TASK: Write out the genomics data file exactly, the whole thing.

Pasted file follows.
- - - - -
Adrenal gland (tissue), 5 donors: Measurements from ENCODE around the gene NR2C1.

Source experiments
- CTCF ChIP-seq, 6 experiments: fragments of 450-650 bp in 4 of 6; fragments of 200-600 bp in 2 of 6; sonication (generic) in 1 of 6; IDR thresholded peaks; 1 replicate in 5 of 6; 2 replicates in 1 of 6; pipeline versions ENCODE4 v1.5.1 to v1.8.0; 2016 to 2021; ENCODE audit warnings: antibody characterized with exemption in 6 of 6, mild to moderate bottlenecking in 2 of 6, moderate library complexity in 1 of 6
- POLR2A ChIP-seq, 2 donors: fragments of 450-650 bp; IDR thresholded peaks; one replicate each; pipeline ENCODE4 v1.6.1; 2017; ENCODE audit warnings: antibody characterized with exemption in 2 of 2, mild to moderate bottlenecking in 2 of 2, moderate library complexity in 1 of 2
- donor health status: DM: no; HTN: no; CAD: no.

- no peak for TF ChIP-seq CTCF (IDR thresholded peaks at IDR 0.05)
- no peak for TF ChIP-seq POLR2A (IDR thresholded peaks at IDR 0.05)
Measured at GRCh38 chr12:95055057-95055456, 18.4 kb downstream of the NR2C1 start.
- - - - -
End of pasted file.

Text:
Adrenal gland (tissue), 5 donors: Measurements from ENCODE around the gene NR2C1.

Source experiments
- CTCF ChIP-seq, 6 experiments: fragments of 450-650 bp in 4 of 6; fragments of 200-600 bp in 2 of 6; sonication (generic) in 1 of 6; IDR thresholded peaks; 1 replicate in 5 of 6; 2 replicates in 1 of 6; pipeline versions ENCODE4 v1.5.1 to v1.8.0; 2016 to 2021; ENCODE audit warnings: antibody characterized with exemption in 6 of 6, mild to moderate bottlenecking in 2 of 6, moderate library complexity in 1 of 6
- POLR2A ChIP-seq, 2 donors: fragments of 450-650 bp; IDR thresholded peaks; one replicate each; pipeline ENCODE4 v1.6.1; 2017; ENCODE audit warnings: antibody characterized with exemption in 2 of 2, mild to moderate bottlenecking in 2 of 2, moderate library complexity in 1 of 2
- donor health status: DM: no; HTN: no; CAD: no.

- no peak for TF ChIP-seq CTCF (IDR thresholded peaks at IDR 0.05)
- no peak for TF ChIP-seq POLR2A (IDR thresholded peaks at IDR 0.05)
Measured at GRCh38 chr12:95055057-95055456, 18.4 kb downstream of the NR2C1 start.